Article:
50 years ago, scientists fought over element 104’s discovery

Excerpt from the April 26, 1969, issue of Science News

periodic table illustration

PERIODIC PAINS  U.S and Soviet scientists disagreed over which team discovered element 104 on the periodic table, part of the conflict known as the Transfermium Wars.


Science News cover from April 26, 1969Another route to 104

In 1964, a few radioactive atoms existed for three-tenths of a second in a Soviet laboratory, and G.N. Flerov and his colleagues, who detected it, announced the discovery of element 104. But the announcement was met with skepticism in the United States.… Now, U.S. scientists declare they have gone their own route to corral the elusive element. — Science News, April 26, 1969


Chemists in the United States and Soviet Union bickered for decades over who deserved discovery credit for certain elements beyond fermium, element 100 on the periodic table, with each side assigning the elements different names. Known as the Transfermium Wars, the Cold War–era dispute wasn’t settled until the International Union of Pure and Applied Chemistry stepped in and assigned names in the 1990s. Recently, U.S. and Russian scientists combined forces to discover three of the periodic table’s four newest elements (SN: 3/2/19, p. 16). The table now stretches past element 104, rutherfordium, to element 118, oganesson, at the end of the table’s seventh row (SN Online: 2/12/18).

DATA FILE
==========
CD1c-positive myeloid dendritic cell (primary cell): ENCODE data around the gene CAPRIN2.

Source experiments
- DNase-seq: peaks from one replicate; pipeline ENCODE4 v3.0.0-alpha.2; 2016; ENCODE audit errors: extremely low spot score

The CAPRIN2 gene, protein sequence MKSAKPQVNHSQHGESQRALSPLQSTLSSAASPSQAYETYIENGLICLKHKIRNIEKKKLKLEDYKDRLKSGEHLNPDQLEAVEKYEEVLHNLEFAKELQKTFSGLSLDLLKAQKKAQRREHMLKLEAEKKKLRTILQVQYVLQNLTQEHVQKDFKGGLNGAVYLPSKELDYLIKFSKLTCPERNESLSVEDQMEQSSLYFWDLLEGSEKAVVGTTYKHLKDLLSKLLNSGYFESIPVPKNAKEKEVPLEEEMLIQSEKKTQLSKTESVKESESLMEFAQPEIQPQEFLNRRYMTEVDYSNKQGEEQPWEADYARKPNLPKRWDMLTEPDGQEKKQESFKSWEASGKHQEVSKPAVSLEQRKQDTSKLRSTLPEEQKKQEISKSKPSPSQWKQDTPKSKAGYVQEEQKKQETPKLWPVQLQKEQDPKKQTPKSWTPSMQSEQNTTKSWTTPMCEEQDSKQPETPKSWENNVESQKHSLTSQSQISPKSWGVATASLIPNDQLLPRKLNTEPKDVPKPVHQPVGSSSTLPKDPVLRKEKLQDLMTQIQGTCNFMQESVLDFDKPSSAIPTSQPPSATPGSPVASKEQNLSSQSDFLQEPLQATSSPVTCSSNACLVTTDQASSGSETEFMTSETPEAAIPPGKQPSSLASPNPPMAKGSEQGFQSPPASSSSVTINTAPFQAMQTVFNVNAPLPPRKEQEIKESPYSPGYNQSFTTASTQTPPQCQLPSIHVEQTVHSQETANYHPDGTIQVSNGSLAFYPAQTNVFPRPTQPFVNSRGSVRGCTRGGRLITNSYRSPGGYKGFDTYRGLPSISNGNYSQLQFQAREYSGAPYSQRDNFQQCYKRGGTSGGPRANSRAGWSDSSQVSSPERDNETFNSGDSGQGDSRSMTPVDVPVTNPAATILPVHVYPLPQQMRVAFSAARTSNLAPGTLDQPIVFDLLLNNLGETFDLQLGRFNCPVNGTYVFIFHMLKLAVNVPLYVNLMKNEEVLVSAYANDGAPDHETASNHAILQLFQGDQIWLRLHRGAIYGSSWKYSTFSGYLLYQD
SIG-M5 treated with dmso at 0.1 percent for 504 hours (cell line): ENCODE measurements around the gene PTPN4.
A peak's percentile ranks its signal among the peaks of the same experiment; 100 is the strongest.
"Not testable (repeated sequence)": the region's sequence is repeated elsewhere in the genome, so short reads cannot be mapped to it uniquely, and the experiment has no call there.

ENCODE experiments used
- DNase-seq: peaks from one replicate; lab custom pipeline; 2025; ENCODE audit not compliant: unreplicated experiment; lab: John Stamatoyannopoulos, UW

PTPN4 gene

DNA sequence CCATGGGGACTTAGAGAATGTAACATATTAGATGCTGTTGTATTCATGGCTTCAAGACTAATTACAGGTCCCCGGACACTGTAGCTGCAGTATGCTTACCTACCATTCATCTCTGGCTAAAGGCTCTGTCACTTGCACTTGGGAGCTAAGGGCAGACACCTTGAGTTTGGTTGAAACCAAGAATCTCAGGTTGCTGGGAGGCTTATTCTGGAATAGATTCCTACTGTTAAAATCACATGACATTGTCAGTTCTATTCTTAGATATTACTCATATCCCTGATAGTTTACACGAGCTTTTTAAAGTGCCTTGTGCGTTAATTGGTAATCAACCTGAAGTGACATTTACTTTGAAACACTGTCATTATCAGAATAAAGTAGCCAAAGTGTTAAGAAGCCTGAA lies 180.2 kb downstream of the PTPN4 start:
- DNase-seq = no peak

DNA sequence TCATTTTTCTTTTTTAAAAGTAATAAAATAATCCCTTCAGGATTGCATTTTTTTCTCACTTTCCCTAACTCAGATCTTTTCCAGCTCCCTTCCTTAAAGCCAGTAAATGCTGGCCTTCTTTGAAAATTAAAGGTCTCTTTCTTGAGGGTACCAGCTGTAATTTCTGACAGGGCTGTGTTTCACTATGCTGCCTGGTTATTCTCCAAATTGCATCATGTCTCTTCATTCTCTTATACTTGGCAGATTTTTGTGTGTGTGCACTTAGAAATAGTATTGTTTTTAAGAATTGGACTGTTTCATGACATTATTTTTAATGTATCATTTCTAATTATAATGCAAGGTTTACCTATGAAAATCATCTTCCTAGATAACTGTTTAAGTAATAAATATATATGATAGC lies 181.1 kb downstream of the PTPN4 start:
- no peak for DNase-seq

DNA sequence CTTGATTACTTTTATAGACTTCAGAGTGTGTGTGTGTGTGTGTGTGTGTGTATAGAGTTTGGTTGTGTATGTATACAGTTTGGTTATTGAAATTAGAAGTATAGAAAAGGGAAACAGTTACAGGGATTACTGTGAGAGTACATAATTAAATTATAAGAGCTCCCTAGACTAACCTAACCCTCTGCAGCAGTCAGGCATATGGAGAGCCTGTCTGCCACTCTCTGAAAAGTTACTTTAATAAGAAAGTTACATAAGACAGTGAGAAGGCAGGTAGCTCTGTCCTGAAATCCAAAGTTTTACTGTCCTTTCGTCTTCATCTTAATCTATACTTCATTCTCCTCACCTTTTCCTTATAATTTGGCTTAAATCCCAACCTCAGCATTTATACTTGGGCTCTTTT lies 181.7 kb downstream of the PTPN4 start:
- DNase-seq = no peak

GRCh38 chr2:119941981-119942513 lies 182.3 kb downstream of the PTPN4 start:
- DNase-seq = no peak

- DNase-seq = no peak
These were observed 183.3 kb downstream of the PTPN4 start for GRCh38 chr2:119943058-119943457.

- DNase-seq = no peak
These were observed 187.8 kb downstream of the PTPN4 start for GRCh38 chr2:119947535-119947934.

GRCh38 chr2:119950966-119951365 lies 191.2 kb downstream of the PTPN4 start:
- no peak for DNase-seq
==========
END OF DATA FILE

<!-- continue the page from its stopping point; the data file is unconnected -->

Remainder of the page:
Physics writer Emily Conover has a Ph.D. in physics from the University of Chicago. She is a two-time winner of the D.C. Science Writers’ Association Newsbrief award.

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